I recently read an industry article about remuneration for salespeople, discussing which was best: salaries or commission-only.
While I do not intend to argue that point now, a comment from an industry leader caused me concern.
This leader said that commission-only percentages varied widely, but the common rule of thumb was that the higher the commission, the less support the salesperson received from the agency.
Why is this such a concern?
For any leader to suggest that not supporting any team member is a good idea, this is a clear indication that this leader has not studied leadership and doesn’t understand the importance it plays in results and profit.
If the highest calling of leadership is to bring out the best in our people, how can not supporting any salesperson in our company be classed as good leadership?
Whether we support our people should have nothing to do with their level of remuneration. If they are on our team, they should receive our time, attention and care.
These are the greatest gifts leaders can give their people.
Over the years, I have heard many leaders complain that salespeople are disloyal. This applies especially to those remunerated by commission-only. But are salespeople really disloyal?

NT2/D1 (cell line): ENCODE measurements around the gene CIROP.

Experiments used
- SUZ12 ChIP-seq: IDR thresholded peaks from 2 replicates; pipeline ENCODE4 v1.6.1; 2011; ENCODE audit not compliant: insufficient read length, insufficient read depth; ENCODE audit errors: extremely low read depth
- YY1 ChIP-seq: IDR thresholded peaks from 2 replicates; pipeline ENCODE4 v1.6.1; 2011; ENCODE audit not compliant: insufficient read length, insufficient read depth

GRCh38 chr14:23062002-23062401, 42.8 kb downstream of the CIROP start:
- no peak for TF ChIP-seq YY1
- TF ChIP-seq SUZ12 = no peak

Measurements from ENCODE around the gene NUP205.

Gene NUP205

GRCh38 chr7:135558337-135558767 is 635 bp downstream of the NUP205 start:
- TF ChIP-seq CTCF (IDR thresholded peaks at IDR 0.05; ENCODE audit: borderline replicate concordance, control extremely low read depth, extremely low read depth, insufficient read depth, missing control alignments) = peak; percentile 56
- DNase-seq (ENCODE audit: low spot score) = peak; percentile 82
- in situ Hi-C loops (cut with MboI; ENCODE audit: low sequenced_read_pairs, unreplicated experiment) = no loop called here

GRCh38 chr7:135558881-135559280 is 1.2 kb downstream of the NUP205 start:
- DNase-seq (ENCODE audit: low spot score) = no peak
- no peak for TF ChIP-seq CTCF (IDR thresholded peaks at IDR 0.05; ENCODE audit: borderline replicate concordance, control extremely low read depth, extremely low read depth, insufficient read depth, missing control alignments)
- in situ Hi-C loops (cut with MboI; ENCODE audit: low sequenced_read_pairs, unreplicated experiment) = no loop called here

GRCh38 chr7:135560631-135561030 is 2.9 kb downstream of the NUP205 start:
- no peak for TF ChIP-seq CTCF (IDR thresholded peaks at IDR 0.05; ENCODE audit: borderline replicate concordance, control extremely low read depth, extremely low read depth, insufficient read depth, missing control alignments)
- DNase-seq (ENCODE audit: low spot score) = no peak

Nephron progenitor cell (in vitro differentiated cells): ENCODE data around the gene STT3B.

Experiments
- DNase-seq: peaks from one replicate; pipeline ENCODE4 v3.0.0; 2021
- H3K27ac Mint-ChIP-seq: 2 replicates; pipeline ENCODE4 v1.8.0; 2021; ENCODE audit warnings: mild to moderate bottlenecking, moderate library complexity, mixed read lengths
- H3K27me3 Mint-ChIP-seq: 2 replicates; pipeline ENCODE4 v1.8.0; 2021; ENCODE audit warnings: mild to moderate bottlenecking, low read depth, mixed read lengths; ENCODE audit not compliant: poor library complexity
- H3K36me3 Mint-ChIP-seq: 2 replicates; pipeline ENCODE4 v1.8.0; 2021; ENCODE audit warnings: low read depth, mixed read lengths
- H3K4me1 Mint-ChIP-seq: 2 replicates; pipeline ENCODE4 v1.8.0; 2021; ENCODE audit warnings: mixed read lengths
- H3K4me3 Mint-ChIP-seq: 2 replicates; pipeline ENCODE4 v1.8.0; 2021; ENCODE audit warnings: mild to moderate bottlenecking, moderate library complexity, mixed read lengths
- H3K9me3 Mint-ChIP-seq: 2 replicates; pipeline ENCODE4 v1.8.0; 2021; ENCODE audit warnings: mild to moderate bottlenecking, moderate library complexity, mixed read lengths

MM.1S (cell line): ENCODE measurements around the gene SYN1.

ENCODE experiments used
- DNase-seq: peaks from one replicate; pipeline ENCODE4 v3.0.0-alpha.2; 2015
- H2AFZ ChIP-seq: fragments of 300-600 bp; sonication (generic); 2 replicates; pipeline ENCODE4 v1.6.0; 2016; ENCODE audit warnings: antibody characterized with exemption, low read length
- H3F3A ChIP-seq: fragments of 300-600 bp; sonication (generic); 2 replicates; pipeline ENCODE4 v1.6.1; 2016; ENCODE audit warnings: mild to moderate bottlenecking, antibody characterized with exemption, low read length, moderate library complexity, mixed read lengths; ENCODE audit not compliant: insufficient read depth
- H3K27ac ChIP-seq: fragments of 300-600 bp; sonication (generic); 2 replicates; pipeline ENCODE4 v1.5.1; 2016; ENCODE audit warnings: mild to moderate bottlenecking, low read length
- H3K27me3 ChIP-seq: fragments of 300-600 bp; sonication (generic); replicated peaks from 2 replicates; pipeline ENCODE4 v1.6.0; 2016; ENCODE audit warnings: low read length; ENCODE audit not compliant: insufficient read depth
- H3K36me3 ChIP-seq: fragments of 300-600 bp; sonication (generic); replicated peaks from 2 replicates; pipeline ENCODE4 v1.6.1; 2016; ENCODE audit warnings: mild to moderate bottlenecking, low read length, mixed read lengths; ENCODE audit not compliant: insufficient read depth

Some are, but I wager that most are not.
The real problem could be that leaders have not EARNT LOYALTY. If the leader didn’t support the salesperson, giving that salesperson time, attention and care, can you blame the salesperson for going elsewhere? After all, they owe the leader nothing.
The title of Leader is not sufficient to earn loyalty and respect. We must earn these.
We earn loyalty and respect by giving time, paying attention to our people (especially by listening to them), and showing respect and care.
I believe that bringing out the best in our people is the highest calling of leadership. If they are on your team, that is your leadership mission.
Giving time, attention and care will take you a long way toward “Mission Accomplished”.